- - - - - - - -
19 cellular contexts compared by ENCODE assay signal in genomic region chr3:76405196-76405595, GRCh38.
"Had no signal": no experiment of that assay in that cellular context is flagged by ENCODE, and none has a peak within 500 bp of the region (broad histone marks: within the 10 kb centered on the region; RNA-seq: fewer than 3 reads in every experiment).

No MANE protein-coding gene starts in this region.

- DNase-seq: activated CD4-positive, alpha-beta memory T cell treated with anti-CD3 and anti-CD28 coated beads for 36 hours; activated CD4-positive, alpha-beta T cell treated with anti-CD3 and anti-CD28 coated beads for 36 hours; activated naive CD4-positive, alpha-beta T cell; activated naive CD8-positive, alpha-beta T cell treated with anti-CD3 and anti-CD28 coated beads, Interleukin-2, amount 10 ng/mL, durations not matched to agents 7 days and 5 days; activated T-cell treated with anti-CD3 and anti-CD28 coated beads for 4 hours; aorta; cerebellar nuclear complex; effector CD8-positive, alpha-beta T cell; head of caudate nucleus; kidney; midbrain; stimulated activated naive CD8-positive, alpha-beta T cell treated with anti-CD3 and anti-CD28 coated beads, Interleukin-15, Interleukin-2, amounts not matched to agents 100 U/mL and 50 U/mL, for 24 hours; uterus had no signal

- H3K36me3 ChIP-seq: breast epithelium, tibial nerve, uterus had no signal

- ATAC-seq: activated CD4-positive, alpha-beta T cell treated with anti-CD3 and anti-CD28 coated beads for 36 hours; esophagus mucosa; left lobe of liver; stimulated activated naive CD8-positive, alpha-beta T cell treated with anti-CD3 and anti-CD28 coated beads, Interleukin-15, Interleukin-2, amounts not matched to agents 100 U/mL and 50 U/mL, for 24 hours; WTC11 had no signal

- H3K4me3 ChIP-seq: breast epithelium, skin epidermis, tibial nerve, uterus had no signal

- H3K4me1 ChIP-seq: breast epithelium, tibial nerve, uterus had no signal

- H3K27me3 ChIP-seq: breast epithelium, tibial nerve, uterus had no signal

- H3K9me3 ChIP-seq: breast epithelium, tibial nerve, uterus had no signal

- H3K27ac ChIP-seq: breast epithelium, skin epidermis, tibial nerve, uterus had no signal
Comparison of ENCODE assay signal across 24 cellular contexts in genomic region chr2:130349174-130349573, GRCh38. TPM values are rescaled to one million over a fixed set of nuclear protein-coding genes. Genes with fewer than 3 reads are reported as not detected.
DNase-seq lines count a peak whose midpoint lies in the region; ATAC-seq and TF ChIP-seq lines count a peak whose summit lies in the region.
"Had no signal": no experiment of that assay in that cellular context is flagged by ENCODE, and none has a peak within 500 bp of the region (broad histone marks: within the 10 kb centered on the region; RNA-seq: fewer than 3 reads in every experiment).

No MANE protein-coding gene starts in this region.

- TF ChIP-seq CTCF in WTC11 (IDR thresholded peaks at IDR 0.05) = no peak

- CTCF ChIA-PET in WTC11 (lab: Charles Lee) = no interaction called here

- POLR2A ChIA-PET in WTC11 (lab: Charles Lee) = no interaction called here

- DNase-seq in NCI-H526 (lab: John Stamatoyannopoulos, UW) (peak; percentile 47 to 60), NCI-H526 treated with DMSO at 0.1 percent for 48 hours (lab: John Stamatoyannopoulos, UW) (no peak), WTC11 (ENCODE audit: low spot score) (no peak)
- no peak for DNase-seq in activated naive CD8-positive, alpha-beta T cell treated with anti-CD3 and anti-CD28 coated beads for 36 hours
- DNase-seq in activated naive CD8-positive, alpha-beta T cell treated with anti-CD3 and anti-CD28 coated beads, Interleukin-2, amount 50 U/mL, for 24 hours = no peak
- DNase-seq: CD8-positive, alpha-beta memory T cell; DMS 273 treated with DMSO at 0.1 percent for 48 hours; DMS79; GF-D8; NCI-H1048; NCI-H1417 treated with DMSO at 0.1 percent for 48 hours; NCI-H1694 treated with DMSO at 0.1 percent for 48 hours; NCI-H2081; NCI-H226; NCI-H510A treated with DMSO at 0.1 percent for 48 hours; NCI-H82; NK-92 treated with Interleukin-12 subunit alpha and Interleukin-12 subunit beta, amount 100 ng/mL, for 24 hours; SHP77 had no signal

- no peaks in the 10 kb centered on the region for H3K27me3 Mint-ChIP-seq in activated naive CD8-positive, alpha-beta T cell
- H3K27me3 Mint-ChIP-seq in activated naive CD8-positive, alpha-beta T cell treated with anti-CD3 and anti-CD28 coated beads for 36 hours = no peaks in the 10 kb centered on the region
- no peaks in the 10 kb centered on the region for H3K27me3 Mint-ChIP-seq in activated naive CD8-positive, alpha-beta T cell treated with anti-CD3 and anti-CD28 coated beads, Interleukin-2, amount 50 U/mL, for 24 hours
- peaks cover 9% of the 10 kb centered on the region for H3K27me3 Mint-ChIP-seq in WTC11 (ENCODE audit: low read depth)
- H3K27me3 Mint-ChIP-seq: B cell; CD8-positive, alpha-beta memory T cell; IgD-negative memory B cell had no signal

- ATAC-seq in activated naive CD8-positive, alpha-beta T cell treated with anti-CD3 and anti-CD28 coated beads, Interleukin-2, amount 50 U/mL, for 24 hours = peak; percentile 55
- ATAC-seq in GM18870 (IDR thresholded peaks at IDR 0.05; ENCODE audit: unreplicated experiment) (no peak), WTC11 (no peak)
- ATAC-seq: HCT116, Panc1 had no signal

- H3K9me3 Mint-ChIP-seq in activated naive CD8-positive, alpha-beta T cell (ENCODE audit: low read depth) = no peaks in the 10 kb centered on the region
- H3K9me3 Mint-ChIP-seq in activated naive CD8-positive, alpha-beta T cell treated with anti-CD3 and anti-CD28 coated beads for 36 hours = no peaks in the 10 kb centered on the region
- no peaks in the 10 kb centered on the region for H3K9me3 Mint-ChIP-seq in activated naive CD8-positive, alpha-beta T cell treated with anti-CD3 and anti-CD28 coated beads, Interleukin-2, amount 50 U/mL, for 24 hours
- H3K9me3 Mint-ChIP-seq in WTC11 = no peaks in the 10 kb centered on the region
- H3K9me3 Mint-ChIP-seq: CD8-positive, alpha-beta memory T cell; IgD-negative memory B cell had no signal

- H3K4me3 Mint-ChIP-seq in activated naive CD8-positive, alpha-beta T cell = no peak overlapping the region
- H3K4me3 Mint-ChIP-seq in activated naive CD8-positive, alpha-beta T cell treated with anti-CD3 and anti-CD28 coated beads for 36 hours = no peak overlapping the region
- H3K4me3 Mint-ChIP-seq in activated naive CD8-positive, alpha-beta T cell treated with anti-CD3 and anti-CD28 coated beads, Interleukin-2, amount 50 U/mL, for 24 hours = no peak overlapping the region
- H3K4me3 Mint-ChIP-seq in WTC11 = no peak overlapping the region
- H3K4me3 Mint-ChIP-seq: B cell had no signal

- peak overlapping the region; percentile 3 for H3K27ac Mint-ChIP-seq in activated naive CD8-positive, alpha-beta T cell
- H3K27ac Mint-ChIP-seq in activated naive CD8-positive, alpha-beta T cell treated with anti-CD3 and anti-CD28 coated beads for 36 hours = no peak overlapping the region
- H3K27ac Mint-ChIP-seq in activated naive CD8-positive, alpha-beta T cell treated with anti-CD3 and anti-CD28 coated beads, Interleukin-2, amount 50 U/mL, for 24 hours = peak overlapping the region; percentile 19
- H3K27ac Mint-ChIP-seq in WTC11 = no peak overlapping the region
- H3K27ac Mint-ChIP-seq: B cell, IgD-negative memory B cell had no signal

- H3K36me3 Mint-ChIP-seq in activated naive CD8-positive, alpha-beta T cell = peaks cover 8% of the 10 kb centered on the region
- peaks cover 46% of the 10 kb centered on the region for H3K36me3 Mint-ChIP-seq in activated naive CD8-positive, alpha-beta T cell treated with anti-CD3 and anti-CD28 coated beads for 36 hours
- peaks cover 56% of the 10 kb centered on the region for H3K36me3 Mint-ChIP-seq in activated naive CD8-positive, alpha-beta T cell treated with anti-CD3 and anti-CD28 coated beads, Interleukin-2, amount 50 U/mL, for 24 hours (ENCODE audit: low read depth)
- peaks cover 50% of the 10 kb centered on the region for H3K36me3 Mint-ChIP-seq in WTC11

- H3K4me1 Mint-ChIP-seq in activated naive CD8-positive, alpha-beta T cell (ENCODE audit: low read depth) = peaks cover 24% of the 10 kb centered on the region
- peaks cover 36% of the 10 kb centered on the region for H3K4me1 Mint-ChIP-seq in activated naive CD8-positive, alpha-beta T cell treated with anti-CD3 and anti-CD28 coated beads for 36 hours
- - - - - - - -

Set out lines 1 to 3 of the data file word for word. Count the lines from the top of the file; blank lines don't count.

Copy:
19 cellular contexts compared by ENCODE assay signal in genomic region chr3:76405196-76405595, GRCh38.
"Had no signal": no experiment of that assay in that cellular context is flagged by ENCODE, and none has a peak within 500 bp of the region (broad histone marks: within the 10 kb centered on the region; RNA-seq: fewer than 3 reads in every experiment).

No MANE protein-coding gene starts in this region.